Cannabis giant Hexo Corp. is replacing its chief financial officer and chairman as part of a continuing executive-level overhaul in the wake of debt woes and a dramatic decline in the company’s stock price.
Trent MacDonald, who has been CFO since September, 2020, will leave the company in March. The company has also announced that John Bell, who was chairman of rival Canopy Growth Corp. from 2014 to 2020, will replace current chair Michael Munzar.
The management changes were announced Tuesday morning alongside Hexo’s first-quarter earnings results for fiscal 2022, which saw increased revenue but an inflated net loss. The Gatineau-based cannabis producer is facing a severe debt overhang issue as it attempts to pay back a US$327-million convertible loan that was used to fund its $925-million purchase of private cannabis producer Redecan Inc. in May.
In October, PricewaterhouseCoopers LLP, Hexo’s auditor, raised concerns about the company’s finances because of how the convertible debt deal was structured: It required Hexo to pay back the loan in cash over the next year if its share price were to fall below US$1.50.
Hexo’s stock has fallen a whopping 77 per cent over the past year and now hovers at the 90 US cents mark on the Nasdaq. Its stock is also listed on the Toronto Stock Exchange and, as of midmorning Tuesday, was valued at $1.16 per share, a decline of 6 per cent from the previous day’s closing price.
The company said it has engaged a number of investment banks, as well as its current, unnamed debt holder, to figure out how to restructure the debt in a manner that “maximizes shareholder value.”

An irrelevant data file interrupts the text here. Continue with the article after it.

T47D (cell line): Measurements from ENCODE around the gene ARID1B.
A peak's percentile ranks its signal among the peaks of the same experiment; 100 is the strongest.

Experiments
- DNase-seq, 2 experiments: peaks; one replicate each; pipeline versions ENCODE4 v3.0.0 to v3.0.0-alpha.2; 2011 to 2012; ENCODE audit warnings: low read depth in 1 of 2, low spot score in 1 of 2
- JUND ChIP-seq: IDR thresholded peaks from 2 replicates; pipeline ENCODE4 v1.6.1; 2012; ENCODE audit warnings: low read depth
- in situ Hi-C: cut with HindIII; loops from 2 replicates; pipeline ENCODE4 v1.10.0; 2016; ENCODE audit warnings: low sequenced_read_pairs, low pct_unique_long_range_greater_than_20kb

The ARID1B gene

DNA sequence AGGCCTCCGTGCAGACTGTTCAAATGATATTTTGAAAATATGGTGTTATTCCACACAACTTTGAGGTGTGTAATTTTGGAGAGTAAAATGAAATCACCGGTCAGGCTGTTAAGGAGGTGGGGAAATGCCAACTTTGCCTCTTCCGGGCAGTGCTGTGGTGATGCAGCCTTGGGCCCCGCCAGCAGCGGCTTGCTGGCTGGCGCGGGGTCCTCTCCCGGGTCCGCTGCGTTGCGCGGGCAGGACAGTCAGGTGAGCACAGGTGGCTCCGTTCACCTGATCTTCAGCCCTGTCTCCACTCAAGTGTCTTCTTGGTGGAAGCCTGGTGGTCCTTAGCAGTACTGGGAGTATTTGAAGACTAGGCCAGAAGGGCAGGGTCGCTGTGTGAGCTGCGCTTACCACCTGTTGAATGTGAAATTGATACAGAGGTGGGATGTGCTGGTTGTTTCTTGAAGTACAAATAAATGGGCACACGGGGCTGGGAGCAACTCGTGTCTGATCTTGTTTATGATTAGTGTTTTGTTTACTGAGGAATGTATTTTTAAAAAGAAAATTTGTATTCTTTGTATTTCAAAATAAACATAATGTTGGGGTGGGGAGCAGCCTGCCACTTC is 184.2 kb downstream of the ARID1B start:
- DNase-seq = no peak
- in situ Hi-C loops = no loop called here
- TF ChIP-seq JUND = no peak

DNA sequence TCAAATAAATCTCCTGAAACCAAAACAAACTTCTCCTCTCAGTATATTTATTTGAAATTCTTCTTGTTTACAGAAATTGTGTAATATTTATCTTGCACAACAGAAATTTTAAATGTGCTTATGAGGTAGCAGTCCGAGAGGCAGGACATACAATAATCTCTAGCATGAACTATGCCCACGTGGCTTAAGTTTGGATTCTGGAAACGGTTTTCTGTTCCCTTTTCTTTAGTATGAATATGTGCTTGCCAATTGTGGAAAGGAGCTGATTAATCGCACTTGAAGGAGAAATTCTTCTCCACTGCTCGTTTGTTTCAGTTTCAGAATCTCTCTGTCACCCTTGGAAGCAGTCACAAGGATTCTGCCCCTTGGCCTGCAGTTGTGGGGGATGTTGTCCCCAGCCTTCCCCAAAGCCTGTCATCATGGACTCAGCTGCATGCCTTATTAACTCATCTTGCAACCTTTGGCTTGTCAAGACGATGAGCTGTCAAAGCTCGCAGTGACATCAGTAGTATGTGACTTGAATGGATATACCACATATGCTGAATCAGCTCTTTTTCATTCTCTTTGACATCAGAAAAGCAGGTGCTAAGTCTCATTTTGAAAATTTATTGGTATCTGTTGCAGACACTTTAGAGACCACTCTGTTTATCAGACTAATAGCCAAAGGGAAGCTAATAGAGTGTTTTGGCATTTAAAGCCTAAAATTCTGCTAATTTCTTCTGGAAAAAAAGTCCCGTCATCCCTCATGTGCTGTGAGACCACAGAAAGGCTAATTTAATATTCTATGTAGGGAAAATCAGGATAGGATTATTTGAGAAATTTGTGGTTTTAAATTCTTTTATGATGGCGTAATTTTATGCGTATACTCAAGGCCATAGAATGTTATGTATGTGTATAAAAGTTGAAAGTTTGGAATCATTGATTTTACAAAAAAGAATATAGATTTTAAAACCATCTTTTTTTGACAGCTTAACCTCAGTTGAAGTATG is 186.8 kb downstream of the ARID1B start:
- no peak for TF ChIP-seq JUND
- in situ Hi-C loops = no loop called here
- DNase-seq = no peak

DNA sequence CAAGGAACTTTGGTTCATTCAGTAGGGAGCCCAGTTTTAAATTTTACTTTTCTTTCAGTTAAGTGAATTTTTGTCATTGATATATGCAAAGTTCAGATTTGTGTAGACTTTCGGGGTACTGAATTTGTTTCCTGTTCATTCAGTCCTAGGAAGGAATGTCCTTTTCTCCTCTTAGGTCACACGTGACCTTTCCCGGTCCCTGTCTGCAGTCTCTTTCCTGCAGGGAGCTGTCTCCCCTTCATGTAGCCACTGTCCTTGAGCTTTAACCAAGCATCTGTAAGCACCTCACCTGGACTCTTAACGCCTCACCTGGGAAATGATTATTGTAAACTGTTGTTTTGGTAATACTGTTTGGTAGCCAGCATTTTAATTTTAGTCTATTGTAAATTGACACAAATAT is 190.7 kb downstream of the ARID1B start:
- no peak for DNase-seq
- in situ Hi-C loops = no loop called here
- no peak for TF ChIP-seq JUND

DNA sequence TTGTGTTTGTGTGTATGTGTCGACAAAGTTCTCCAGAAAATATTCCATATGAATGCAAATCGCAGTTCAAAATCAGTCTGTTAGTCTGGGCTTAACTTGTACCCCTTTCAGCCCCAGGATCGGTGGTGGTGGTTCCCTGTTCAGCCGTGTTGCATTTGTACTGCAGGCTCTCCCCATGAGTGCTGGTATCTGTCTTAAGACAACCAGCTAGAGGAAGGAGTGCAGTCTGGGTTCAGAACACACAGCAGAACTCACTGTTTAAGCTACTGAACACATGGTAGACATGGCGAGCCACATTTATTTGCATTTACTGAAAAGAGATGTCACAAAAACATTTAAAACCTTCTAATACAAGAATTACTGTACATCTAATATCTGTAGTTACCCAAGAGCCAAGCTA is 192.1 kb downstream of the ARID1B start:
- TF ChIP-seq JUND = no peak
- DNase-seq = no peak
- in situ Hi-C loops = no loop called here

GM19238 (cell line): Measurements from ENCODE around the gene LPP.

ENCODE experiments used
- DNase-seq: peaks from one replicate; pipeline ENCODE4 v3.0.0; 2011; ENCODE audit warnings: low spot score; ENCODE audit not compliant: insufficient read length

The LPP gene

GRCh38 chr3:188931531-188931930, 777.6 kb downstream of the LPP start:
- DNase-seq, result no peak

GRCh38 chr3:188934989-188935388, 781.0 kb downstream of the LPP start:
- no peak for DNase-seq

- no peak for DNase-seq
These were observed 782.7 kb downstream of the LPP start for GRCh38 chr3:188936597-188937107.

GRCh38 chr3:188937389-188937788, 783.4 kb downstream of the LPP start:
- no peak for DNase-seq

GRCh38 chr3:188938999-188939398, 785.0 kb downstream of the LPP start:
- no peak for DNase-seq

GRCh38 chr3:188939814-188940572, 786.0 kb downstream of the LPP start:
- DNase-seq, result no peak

Part of the reason the company’s stock has been in freefall is because of the dilutive nature of the debt: Hexo has to essentially sell its own stock in order to pay back the loan. As of Dec. 14, the company said it has paid back US$118-million in principal but still has US$241-million outstanding.
In a conference call with analysts, Hexo CEO Scott Cooper declined to provide specifics on how the terms of the debt deal would be revised. “We are working with the board and advisers. … We want to remain very liquid, but I can tell you that all our decisions are made around maximizing shareholder value,” he said.
For the quarter ended Oct. 31, 2021, the company reported a net loss of $117-million, bringing its total losses to almost $900-million over the past five years.
Revenue, however, grew significantly this quarter, mostly because of sales generated by Redecan and Zenabis, another cannabis producers HEXO purchased this year. Total net revenue increased 29 per cent, to $50.2-million, compared with $38.7-million in the quarter ending July 31. Redecan alone contributed $13.5-million to the quarter’s revenue.
Hexo has $55.8-million in cash on hand but forecasts that it could stretch that amount to $175-million over the next two years with further cost-cutting measures such as closing facilities and fully integrating its acquisitions.
The company has been plagued by reputational issues lately. In October, former CEO and co-founder Sebastien St-Louis abruptly left Hexo and was replaced by Mr. Cooper, who ran the company’s beverages business, Truss. Then, in November, Health Canada and Quebec authorities, including the anti-corruption division of the Sûreté du Québec, said they were looking into the company after pictures on social media emerged of a prominent Redecan shareholder, Josh Hill, posing with a member of the Hells Angels.
The Journal de Montréal, which published the pictures, reported that one of them showed Mr. Hill embracing Peter Montour, currently a Hexo director, as well as Will Montour, who will become a Hexo board member in January.
The Montours are co-owners of Redecan, an Indigenous-led cannabis producer located on the Six Nations reserve in Brantford, Ont. Hexo’s acquisition of Redecan was widely seen as a much-needed win when it was announced six months ago, given that the company – like many others in the highly competitive recreational cannabis space – was struggling to maintain market share.
Hexo did not immediately respond to a Globe and Mail query Tuesday about whether the investigations by both Health Canada and Quebec authorities were still continuing. In previous correspondence with The Globe, the company said it had no business ties to Mr. Hill and that it had collaborated closely with Health Canada to address any “potential concerns.”
With files from Nicolas Van Praet
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